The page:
May 10, 2019
Whether due to a bustling economy, reshoring, better technology or a skilled- labor shortage, manufacturers are automating more than ever before. According to ASSEMBLY magazine’s annual Capital Equipment Spending Survey, 89 percent of U.S. factories employed manual assembly processes in 2009, while only 17 percent used fixed automation. A decade later, those numbers are decidedly different. In 2018, 77 percent of factories employed manual assembly processes, but 31 percent used fixed automation.
What’s more, 29 percent of factories plan to purchase multistation automated assembly systems in 2019. That compares with 18 percent in 2018, and it’s the highest percentage since 2009. All totaled, sales of multistation automated assembly systems are projected to increase 8 percent in 2019, to $800 million.
The automation boom is welcome news for systems integrators, but growing demand for automation in the U.S. and worldwide has also led to a problem: Lead times for indexers, linear actuators, robots and other automation components have increased dramatically. Depending on the size and complexity of the component, delivery times for linear slides can range from 20 to 26 weeks; robots can range from 14 to 20 weeks; and indexers can take eight to 12 weeks.
“The typical lead time on certain product groups has increased from 50 to 100 percent in the past year,” says the purchasing manager for a major U.S. systems integrator. “This is extremely problematic for us at times. We operate with no on- hand inventory, so it’s critical to have accurate deliveries from our supply chain. When [we can’t get components in a timely manner], it affects our lead time commitments to our customers.”
Lead times are a big deal for systems integrators, since designing and building an automated assembly system can take a while. A simple project might take 12 to 14 weeks. A complex one could take 48 to 52 weeks. With a large project, approximately 25 percent of the total project time will be spent on mechanical and electrical design and acquiring long-lead-time items. Another 25 percent will be spent actually building the machine; 25 percent will be spent debugging the machine; and 25 percent will be spent on final run off, tear down, shipping, installation and training. Anything that can shorten that timeline—and thus, help a customer get its product to market faster—is welcome.
It’s not surprising, then, that delivery time is a major consideration when choosing suppliers of automation components. According to a recent market research study conducted by ASSEMBLY magazine, 82 percent of engineers rank delivery time as an important factor when selecting components for an automation project. Only quality (96 percent) and service and support (93 percent) rate higher. Interestingly, price is a distant fifth.
New Indexer Ships in Three to Four Weeks
Nexen’s new CRD MR (Compact Ring Drive Motor Ready) products build on the company’s successful CRD line of precision rotary indexers. CRD MR line maintains the benefits of the company’s patented precision roller pinion drive design—zero backlash, high precision, high torque, high acceleration, smooth motion and low maintenance—while delivering significant new benefits.
One of those benefits is flexibility. Until now, the CRD indexer was available in three configurations, giving engineers options for high speed, high torque or both, depending on the application. The CRD PL is equipped with a high-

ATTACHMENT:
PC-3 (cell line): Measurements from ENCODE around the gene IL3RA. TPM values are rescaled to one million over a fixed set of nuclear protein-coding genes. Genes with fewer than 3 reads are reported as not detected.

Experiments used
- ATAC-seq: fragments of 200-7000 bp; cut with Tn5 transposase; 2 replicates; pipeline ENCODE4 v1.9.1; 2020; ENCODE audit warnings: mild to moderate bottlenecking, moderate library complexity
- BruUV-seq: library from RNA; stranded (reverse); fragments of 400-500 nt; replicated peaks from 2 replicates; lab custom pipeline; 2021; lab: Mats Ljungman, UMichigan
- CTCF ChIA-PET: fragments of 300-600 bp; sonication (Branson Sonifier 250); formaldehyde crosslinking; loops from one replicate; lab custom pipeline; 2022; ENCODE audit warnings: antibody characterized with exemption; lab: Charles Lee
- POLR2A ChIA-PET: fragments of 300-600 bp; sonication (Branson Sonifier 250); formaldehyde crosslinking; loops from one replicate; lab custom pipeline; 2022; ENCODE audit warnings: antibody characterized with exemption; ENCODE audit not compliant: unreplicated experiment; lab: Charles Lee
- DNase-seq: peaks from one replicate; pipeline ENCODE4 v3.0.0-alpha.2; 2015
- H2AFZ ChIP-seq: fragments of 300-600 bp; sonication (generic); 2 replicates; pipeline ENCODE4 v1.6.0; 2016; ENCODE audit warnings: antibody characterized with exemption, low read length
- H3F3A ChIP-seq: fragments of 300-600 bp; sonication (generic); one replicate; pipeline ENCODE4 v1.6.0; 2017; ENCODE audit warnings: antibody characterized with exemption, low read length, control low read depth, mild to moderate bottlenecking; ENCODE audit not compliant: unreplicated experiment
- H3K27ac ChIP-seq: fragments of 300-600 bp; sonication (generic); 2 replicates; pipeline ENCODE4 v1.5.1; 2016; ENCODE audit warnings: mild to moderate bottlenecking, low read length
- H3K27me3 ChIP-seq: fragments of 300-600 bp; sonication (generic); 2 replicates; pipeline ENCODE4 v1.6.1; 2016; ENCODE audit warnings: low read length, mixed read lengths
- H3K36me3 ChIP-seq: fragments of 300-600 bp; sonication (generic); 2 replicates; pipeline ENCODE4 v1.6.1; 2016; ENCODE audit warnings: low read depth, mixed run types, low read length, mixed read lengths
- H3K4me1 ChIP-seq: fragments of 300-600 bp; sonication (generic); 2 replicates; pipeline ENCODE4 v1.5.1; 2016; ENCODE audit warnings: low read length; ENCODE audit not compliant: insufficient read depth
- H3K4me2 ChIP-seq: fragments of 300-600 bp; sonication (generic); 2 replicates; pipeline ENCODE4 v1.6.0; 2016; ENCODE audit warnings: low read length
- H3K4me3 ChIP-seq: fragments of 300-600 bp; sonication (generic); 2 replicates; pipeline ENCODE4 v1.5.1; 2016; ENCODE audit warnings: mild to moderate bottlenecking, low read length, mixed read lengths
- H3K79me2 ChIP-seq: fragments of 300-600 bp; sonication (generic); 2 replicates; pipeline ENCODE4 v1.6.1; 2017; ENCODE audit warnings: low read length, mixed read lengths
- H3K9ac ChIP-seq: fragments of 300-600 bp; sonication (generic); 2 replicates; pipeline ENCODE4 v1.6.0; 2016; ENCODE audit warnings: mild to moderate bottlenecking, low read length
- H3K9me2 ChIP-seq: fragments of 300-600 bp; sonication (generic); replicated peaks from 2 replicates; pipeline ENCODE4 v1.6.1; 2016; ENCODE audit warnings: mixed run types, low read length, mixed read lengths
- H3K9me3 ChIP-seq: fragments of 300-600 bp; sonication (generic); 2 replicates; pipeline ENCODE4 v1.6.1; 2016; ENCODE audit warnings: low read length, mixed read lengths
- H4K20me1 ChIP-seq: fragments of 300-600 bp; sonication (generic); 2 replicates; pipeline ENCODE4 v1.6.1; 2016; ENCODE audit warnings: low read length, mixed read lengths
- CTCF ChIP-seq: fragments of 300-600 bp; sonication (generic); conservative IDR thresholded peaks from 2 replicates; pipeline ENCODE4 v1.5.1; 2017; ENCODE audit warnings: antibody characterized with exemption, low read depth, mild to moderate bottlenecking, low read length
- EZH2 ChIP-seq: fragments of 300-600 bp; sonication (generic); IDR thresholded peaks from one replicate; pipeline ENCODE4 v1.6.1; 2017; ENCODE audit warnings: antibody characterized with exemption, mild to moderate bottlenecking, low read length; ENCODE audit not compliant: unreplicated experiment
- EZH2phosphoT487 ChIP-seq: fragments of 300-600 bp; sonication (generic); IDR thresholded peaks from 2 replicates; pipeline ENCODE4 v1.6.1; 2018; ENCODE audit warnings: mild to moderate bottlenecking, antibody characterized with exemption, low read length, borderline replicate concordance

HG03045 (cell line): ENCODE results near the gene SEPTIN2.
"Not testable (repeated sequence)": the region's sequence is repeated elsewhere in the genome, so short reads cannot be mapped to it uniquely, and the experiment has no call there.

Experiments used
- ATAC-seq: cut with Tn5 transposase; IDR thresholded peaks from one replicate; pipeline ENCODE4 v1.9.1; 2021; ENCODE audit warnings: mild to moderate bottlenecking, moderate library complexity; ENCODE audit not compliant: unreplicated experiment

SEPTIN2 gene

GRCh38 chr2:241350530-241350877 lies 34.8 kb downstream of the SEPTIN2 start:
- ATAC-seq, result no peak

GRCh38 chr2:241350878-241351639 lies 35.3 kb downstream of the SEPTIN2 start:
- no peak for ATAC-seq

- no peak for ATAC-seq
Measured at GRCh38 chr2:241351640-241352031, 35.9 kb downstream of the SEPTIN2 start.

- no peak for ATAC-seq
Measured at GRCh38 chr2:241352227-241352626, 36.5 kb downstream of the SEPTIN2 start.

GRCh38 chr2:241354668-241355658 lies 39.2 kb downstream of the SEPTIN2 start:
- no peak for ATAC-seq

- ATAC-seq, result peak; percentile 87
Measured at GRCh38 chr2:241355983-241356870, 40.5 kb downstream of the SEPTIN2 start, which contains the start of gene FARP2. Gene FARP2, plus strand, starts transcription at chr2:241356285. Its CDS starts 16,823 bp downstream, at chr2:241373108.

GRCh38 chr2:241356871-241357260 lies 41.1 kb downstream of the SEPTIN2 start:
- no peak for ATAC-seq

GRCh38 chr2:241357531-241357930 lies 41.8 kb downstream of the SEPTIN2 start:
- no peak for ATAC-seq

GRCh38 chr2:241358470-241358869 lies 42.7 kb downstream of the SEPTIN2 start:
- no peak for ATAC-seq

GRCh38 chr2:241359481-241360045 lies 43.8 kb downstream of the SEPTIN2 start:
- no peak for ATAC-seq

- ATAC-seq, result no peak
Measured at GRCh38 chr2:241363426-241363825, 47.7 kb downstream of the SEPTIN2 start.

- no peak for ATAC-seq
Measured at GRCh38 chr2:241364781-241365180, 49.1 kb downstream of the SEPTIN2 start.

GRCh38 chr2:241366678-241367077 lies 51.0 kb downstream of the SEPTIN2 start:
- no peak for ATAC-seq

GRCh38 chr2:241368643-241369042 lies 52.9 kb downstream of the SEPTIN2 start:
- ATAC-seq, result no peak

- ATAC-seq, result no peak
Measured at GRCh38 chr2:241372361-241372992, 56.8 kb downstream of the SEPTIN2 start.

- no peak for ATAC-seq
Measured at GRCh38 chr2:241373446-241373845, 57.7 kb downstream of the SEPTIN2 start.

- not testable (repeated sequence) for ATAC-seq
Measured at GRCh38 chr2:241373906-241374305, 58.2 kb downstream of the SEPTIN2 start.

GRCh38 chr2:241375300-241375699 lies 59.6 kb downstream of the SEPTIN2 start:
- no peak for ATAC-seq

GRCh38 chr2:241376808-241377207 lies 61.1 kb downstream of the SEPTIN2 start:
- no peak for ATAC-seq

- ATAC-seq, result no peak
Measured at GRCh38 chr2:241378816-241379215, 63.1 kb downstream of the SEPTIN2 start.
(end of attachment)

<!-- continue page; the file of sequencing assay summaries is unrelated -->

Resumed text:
precision planetary gearhead, offering high torque, high speed, low backlash and a flexible gearhead ratio. The CRD HG has a harmonic gearhead, which provides high torque, low speed, zero backlash and a high gearhead ratio. The CRD DD is equipped with a direct-drive motor, which offers high speed, medium torque and zero backlash.
The CRD MR line gives engineers a fourth option: to drive the indexer with their own motor or gearbox. That provides two big advantages: It lowers the cost, and it enables Nexen to deliver the indexer in just three to four weeks—half the time of a traditional cam-driven indexer.
“With our customizable input, the CRD MR product can accommodate a wide array of applicable motors and shaft-output gearboxes,” says Broc Grell, applications engineer at Nexen.
A high roller-pinion-to-gear ratio allows engineers to drive the system directly with a servomotor or even a stepper motor, eliminating the cost of a gearbox. For high-load applications, the customer can drive the system with a gearbox and motor. Additionally, the gear-to-pinion reaction loads are fully supported, so the motor or gearbox shaft is not subjected to radial loading. This eliminates the need for costly high output capacity reducers in high-load applications. All of these features reduce engineering and installation time.
“Increasing the pinion-to-gear ratio allows us to drive higher inertial loads on the output with a smaller motor on the input,” says Isaac Klaehn, engineering manager for motion control products at Nexen. “That gives a lot of flexibility to the customer.”
For example, the CRD PL 250 has a pinion-to-gear ratio of 3.8-to-1, while the CRD MR 250 has a pinion-to-gear ratio of 12.5-to-1. Since there’s an inverse square relationship between the gear ratio and output inertia, increasing the ratio from 3.8 to 12.5 is a big deal. It’s much better to divide a 50-kilogram load by 156.25 (12.52) than 14.44 (3.82).
“When the ratio from the input to the output is increased, the input speed must also increase to maintain the same output speed,” says Klaehn. “Design efforts with the new product’s development maintained the peak speed of the indexer. Our new CRD MR indexers have the same capacity and speed as the original models, even though the ratio was increased.”